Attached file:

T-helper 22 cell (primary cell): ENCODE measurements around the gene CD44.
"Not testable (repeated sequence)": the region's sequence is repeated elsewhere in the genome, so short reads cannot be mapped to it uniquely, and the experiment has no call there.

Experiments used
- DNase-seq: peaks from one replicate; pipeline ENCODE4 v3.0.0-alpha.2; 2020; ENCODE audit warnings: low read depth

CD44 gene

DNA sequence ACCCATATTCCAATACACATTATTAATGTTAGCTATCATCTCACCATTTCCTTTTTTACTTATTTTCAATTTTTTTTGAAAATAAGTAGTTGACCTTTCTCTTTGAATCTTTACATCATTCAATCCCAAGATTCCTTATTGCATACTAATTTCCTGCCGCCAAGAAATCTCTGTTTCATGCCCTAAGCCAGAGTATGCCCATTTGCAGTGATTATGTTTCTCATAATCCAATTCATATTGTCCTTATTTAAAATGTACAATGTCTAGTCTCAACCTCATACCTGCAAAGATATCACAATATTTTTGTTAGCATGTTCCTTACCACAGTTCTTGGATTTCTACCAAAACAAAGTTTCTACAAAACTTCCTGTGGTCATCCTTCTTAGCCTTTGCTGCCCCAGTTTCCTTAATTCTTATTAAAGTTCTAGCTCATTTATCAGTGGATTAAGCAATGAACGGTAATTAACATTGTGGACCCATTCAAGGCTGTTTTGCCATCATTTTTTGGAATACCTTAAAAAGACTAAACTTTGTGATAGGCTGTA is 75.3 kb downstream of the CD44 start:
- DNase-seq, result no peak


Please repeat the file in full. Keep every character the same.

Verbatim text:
T-helper 22 cell (primary cell): ENCODE measurements around the gene CD44.
"Not testable (repeated sequence)": the region's sequence is repeated elsewhere in the genome, so short reads cannot be mapped to it uniquely, and the experiment has no call there.

Experiments used
- DNase-seq: peaks from one replicate; pipeline ENCODE4 v3.0.0-alpha.2; 2020; ENCODE audit warnings: low read depth

CD44 gene

DNA sequence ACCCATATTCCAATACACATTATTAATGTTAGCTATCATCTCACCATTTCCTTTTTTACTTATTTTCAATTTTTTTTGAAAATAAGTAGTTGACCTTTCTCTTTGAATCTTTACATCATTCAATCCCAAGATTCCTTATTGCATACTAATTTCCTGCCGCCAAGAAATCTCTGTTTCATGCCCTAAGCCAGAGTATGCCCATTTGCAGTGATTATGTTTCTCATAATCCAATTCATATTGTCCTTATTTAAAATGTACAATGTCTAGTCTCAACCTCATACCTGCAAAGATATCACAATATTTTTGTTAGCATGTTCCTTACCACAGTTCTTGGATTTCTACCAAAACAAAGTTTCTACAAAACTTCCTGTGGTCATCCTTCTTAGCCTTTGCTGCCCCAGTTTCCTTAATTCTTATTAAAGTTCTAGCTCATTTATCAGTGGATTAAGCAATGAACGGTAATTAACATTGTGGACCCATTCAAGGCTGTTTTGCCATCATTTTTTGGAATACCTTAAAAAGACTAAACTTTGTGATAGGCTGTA is 75.3 kb downstream of the CD44 start:
- DNase-seq, result no peak